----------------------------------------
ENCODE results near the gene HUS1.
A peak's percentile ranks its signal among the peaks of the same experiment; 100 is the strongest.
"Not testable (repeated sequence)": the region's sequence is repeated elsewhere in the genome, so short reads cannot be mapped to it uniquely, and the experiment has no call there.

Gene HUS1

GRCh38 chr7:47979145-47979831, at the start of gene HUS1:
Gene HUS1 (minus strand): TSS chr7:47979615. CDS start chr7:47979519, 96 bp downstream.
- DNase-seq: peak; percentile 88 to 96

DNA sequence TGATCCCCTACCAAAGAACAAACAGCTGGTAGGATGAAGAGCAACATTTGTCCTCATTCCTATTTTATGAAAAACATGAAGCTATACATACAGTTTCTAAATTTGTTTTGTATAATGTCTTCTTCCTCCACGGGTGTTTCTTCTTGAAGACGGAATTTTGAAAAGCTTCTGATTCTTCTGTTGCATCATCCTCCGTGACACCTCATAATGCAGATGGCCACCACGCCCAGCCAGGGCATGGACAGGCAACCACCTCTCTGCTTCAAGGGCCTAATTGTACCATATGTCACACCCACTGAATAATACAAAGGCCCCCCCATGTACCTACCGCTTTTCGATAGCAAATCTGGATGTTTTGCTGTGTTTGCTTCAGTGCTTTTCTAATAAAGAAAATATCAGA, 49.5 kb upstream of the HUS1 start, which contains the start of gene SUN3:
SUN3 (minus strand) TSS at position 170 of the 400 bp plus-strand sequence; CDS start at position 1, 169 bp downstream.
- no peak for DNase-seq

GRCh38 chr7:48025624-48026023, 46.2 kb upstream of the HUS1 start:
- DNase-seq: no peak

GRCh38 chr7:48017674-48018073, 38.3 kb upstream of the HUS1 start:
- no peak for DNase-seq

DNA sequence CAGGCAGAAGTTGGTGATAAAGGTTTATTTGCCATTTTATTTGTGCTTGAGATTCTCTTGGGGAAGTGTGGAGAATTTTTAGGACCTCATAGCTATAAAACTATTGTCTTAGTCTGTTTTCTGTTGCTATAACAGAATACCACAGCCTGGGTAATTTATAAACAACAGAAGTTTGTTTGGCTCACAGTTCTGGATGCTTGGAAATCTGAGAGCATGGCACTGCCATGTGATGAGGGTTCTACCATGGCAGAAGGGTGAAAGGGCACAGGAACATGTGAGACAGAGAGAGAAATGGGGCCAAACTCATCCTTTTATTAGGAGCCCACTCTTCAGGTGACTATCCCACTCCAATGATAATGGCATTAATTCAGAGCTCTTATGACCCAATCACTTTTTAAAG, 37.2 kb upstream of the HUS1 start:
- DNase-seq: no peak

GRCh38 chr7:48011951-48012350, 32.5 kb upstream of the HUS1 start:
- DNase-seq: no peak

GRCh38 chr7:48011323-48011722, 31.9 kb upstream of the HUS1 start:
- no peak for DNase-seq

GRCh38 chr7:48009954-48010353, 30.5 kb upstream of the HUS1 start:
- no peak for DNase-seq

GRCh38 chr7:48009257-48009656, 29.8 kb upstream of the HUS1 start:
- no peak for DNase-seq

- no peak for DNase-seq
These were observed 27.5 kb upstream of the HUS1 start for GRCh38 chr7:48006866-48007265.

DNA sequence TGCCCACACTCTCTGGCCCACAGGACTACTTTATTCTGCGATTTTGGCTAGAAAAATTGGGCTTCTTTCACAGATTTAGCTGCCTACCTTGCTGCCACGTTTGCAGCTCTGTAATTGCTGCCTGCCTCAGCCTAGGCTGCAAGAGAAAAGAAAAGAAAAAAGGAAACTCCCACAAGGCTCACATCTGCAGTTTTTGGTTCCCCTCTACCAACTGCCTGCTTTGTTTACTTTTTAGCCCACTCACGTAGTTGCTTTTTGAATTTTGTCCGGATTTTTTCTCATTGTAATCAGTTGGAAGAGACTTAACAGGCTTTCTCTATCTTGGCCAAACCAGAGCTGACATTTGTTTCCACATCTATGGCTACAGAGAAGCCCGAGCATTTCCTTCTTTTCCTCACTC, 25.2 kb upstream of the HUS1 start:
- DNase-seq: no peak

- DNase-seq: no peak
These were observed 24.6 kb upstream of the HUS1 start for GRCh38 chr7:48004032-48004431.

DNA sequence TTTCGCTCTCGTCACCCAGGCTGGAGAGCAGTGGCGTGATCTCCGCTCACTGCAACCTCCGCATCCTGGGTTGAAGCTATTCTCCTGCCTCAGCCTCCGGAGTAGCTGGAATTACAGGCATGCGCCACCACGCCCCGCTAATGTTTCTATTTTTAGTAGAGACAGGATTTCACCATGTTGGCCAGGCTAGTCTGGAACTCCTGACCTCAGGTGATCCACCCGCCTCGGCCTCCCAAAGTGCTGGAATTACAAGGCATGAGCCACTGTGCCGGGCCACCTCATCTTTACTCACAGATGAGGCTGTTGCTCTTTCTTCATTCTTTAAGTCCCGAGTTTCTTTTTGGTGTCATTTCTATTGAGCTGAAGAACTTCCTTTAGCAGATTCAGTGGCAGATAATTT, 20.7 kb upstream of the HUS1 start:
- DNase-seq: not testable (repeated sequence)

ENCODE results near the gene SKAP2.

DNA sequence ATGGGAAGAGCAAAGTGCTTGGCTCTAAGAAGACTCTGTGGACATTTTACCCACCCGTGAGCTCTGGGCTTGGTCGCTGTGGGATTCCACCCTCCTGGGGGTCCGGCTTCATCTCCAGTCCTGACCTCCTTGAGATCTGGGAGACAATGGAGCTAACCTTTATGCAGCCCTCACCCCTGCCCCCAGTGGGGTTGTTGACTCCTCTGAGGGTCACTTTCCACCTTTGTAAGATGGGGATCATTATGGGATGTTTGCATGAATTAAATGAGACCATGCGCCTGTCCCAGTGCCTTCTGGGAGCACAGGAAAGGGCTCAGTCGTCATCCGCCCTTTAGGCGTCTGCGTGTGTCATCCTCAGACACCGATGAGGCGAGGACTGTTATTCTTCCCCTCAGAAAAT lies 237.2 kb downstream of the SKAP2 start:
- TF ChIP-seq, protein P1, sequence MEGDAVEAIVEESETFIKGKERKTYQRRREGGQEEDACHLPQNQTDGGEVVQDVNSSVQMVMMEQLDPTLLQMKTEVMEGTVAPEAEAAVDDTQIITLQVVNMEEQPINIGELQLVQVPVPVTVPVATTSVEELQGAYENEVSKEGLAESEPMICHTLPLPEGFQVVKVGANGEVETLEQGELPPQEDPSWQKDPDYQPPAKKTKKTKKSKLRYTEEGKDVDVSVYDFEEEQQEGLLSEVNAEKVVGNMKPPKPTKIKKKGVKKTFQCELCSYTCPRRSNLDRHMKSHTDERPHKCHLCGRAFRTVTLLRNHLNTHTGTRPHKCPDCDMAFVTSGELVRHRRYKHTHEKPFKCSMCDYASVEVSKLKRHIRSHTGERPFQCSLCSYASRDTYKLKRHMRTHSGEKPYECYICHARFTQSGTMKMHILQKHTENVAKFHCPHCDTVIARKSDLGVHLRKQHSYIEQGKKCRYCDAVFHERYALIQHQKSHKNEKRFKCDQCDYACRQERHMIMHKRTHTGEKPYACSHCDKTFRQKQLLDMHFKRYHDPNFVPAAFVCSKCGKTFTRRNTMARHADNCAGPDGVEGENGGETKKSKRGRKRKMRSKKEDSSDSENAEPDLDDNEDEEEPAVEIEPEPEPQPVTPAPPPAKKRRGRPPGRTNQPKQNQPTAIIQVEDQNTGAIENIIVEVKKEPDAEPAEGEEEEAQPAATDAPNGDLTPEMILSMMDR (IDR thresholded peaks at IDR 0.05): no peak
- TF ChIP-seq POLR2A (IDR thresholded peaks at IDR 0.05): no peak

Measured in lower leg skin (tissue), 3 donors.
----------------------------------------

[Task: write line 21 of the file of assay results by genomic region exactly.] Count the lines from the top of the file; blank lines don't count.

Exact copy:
GRCh38 chr7:48009954-48010353, 30.5 kb upstream of the HUS1 start: